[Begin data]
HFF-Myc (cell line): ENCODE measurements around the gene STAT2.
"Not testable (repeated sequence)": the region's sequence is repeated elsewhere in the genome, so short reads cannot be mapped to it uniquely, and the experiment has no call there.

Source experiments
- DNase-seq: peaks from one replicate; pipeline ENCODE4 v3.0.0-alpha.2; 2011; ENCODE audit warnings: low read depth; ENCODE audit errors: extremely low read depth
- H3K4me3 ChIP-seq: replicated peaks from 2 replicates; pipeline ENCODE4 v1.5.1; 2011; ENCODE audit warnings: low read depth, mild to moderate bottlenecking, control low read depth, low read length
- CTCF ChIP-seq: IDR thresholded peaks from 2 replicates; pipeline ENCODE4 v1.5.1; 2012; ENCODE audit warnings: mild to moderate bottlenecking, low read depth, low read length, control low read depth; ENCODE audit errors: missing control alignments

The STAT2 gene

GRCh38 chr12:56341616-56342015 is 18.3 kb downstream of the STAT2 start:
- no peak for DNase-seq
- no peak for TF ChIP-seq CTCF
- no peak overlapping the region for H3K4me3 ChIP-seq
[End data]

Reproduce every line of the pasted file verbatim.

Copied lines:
HFF-Myc (cell line): ENCODE measurements around the gene STAT2.
"Not testable (repeated sequence)": the region's sequence is repeated elsewhere in the genome, so short reads cannot be mapped to it uniquely, and the experiment has no call there.

Source experiments
- DNase-seq: peaks from one replicate; pipeline ENCODE4 v3.0.0-alpha.2; 2011; ENCODE audit warnings: low read depth; ENCODE audit errors: extremely low read depth
- H3K4me3 ChIP-seq: replicated peaks from 2 replicates; pipeline ENCODE4 v1.5.1; 2011; ENCODE audit warnings: low read depth, mild to moderate bottlenecking, control low read depth, low read length
- CTCF ChIP-seq: IDR thresholded peaks from 2 replicates; pipeline ENCODE4 v1.5.1; 2012; ENCODE audit warnings: mild to moderate bottlenecking, low read depth, low read length, control low read depth; ENCODE audit errors: missing control alignments

The STAT2 gene

GRCh38 chr12:56341616-56342015 is 18.3 kb downstream of the STAT2 start:
- no peak for DNase-seq
- no peak for TF ChIP-seq CTCF
- no peak overlapping the region for H3K4me3 ChIP-seq